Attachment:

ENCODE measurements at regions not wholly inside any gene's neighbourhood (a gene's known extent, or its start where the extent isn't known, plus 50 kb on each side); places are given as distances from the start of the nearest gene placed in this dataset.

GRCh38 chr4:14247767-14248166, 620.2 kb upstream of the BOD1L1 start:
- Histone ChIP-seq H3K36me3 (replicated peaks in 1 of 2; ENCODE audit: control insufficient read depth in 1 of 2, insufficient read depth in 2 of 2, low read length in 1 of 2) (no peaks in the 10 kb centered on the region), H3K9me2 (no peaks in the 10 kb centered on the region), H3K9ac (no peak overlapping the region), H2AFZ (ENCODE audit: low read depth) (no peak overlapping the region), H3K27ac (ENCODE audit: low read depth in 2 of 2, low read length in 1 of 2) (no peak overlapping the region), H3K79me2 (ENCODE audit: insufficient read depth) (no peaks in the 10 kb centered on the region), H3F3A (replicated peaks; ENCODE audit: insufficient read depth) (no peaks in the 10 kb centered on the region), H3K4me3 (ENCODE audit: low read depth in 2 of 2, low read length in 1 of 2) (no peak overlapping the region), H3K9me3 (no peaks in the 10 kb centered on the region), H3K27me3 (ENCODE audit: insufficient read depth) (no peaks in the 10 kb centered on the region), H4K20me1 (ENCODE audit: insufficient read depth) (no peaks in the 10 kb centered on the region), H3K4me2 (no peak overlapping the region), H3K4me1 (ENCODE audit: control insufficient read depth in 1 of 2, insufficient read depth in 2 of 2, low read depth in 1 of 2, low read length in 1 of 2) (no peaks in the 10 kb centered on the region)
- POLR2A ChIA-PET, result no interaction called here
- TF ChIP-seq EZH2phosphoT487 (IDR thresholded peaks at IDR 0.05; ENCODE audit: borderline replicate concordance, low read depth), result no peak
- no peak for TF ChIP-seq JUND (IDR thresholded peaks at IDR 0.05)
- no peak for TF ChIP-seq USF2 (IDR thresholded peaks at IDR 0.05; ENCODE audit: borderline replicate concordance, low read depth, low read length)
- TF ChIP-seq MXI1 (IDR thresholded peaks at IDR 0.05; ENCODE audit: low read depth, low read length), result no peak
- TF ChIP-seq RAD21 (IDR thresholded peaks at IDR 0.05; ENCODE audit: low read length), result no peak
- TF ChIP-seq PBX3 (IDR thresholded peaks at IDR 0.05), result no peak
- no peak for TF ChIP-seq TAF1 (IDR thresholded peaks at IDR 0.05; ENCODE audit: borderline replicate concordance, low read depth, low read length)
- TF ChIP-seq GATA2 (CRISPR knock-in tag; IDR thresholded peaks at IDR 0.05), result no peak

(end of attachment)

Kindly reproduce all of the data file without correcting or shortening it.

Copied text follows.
ENCODE measurements at regions not wholly inside any gene's neighbourhood (a gene's known extent, or its start where the extent isn't known, plus 50 kb on each side); places are given as distances from the start of the nearest gene placed in this dataset.

GRCh38 chr4:14247767-14248166, 620.2 kb upstream of the BOD1L1 start:
- Histone ChIP-seq H3K36me3 (replicated peaks in 1 of 2; ENCODE audit: control insufficient read depth in 1 of 2, insufficient read depth in 2 of 2, low read length in 1 of 2) (no peaks in the 10 kb centered on the region), H3K9me2 (no peaks in the 10 kb centered on the region), H3K9ac (no peak overlapping the region), H2AFZ (ENCODE audit: low read depth) (no peak overlapping the region), H3K27ac (ENCODE audit: low read depth in 2 of 2, low read length in 1 of 2) (no peak overlapping the region), H3K79me2 (ENCODE audit: insufficient read depth) (no peaks in the 10 kb centered on the region), H3F3A (replicated peaks; ENCODE audit: insufficient read depth) (no peaks in the 10 kb centered on the region), H3K4me3 (ENCODE audit: low read depth in 2 of 2, low read length in 1 of 2) (no peak overlapping the region), H3K9me3 (no peaks in the 10 kb centered on the region), H3K27me3 (ENCODE audit: insufficient read depth) (no peaks in the 10 kb centered on the region), H4K20me1 (ENCODE audit: insufficient read depth) (no peaks in the 10 kb centered on the region), H3K4me2 (no peak overlapping the region), H3K4me1 (ENCODE audit: control insufficient read depth in 1 of 2, insufficient read depth in 2 of 2, low read depth in 1 of 2, low read length in 1 of 2) (no peaks in the 10 kb centered on the region)
- POLR2A ChIA-PET, result no interaction called here
- TF ChIP-seq EZH2phosphoT487 (IDR thresholded peaks at IDR 0.05; ENCODE audit: borderline replicate concordance, low read depth), result no peak
- no peak for TF ChIP-seq JUND (IDR thresholded peaks at IDR 0.05)
- no peak for TF ChIP-seq USF2 (IDR thresholded peaks at IDR 0.05; ENCODE audit: borderline replicate concordance, low read depth, low read length)
- TF ChIP-seq MXI1 (IDR thresholded peaks at IDR 0.05; ENCODE audit: low read depth, low read length), result no peak
- TF ChIP-seq RAD21 (IDR thresholded peaks at IDR 0.05; ENCODE audit: low read length), result no peak
- TF ChIP-seq PBX3 (IDR thresholded peaks at IDR 0.05), result no peak
- no peak for TF ChIP-seq TAF1 (IDR thresholded peaks at IDR 0.05; ENCODE audit: borderline replicate concordance, low read depth, low read length)
- TF ChIP-seq GATA2 (CRISPR knock-in tag; IDR thresholded peaks at IDR 0.05), result no peak